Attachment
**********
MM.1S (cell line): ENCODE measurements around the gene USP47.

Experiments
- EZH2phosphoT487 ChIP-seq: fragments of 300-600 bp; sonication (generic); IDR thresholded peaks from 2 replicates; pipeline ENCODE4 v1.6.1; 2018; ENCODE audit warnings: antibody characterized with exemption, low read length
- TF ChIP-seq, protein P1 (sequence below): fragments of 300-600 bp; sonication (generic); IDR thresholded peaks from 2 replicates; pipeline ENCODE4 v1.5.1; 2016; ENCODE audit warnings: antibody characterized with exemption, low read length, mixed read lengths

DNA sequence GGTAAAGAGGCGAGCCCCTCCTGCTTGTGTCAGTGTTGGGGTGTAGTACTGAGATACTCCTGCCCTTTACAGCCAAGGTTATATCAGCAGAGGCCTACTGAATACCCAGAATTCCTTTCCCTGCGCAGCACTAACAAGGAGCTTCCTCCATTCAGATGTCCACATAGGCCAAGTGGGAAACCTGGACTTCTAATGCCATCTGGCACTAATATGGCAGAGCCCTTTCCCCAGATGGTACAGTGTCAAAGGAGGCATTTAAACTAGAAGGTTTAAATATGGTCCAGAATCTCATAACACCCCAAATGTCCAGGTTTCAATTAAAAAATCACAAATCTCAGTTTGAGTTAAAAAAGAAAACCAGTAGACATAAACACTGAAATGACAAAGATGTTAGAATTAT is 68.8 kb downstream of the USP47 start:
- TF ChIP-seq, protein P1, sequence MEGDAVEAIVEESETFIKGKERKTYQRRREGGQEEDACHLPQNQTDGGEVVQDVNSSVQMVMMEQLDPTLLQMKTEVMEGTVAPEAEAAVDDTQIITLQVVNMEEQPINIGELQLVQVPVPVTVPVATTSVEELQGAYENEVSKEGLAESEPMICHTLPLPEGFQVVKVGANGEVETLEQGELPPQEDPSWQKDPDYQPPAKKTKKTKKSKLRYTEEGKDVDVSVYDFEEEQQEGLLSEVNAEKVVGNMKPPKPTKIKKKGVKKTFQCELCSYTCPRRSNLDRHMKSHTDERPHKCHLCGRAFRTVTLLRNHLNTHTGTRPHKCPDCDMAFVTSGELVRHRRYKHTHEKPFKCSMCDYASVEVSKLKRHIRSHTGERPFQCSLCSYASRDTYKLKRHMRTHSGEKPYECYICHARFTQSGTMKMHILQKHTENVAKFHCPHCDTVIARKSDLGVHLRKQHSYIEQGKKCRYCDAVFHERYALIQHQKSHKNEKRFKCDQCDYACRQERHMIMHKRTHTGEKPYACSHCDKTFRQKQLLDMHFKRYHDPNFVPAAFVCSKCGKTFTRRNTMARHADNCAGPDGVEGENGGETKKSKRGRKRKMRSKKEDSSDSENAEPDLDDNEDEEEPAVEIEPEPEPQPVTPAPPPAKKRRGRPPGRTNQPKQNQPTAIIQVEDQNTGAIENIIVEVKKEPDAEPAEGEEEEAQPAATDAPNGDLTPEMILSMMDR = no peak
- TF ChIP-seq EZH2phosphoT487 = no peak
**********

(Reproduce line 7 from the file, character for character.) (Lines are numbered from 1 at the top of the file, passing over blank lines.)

- TF ChIP-seq EZH2phosphoT487 = no peak